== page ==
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June 12, 2020 —
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How to use edible flowers

Flowers really do have the ability to make everything prettier, don’t they? But, have you tried using them in the kitchen? Claire Holland of Paper Thin Moon shares her knowledge on edible flowers - the ones to try and a few ideas for how to utilise them.
Claire Holland
Writer, maker, crafter ,
Paper Thin Moon
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Flowers are a big deal is my house. I grow them in my garden, press them, dry them, fill enormous vases with them. It’s true to say that flowers come pretty high up on my list of things I treasure. Recently, I’ve also been putting edible flowers in and on quite a lot of things – cakes and salads in particular.

how to use edible flowers - on macarons

Adorning our food with the prettiest of blooms can really brighten up summer dishes, particularly at a time when we need our spirits to be lifted, and no one really wants to be spending hours in the kitchen preparing elaborate meals.

edible flowers in a colourful summer salad
ideas for using edible flowers

Summer brings some of the most gorgeous and colourful edible varieties: I like to scatter violas and borage blossoms on to my salads and savoury tarts for pretty pops of colour; press thyme and chive flowers into herbed butter, alongside chopped fennel flowers and fronds and cracked pepper; and (my new favourite thing) sprinkle dianthus petals over freshly iced cakes.

ideas for using edible flowers - cake decoration

Floral scents and flower heads can enhance summer cocktails, too. Try freezing whole flowers or petals into ice cubes and using foraged flowers to make gorgeously fragrant cordials. One of the ways I like to preserve blooms is by sugaring (or candying) them. This works particularly well with rose petals, pansies and violas, which can then be used to prettify cakes and have a gorgeous, crunchy sweetness (my children love them). Store them carefully and they’ll bring new life to desserts through the winter months.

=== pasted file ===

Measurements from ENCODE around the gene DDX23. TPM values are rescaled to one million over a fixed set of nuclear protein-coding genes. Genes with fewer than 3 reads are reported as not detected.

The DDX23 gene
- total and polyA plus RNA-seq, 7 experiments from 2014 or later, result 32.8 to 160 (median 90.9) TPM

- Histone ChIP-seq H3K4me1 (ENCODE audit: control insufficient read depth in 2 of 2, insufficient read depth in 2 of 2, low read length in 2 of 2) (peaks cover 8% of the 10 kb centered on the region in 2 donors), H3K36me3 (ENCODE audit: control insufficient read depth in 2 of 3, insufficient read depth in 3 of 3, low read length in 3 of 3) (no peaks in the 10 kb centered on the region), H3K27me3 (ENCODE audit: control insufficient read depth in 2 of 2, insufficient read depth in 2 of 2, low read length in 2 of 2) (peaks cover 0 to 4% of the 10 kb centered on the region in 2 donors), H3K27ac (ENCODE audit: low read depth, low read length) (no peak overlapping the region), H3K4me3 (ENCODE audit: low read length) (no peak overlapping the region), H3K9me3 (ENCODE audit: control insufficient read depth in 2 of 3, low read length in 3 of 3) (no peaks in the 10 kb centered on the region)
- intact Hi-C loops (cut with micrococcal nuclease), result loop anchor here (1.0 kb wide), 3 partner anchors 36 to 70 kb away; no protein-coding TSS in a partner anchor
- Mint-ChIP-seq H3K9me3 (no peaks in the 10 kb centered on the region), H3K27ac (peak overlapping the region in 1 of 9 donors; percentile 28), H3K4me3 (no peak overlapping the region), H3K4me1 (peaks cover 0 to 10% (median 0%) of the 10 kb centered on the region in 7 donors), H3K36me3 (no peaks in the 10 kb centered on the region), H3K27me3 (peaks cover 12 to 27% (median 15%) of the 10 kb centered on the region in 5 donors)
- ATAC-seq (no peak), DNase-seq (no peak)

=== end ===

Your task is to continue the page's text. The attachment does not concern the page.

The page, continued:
how to use edible flowers in baking

Which flowers are safe to eat?

Pansies and violas

Any of the polyanthus family (eg primroses and cowslips)

English marigold varieties

Nasturtium

Borage

Lavender

Cornflowers

Dianthus, calendula and hibiscus (petals only – discard the base and stamens)

Where can I find them?

Larger supermarkets will often sell a mixed box (Ocado do them online), but most can be easily grown in your own garden. Sarah Raven and The Gluttonous Gardener sell edible flower seed kits. If you choose to buy any potted plants from local garden centres you might want to check if they have been sprayed with anything. It is worth giving any flowers a wash before eating.

how to make sugared edible flowers

Sugaring

Sugaring (or candying) flowers couldn’t be easier. Lightly whisk an egg white with a fork and add a few drops of water. Brush the flowers front and back with a pastry or paint brush. Sprinkle with a light layer of caster sugar and leave them to dry in a cool place.  They can then be stored in an air tight container for up to a year.

Cordials and Syrups

Lavender or Rose syrup

Take a large handful of lavender flowers or the petals of 5 or 6 rose heads. Bring 250ml water and 250g sugar to the boil in a pan. Turn down the heat and add your chosen flowers. Simmer for approximately 15 minutes. Leave to cool, strain and transfer to a bottle and keep in the fridge (for up to one week).

Elderflower cordial

Now is the perfect time to find wild elderflowers. Take 25 – 30 flowerheads (washed), 1.5 litres of boiling water, 800g caster sugar and 50g citric acid. Pour the water over the sugar in a large bowl or pan, add the citric acid and elderflowers. Leave somewhere cool for 24 hours, stirring occasionally. Sieve the mixture through muslin and pour into a sterilised bottle.

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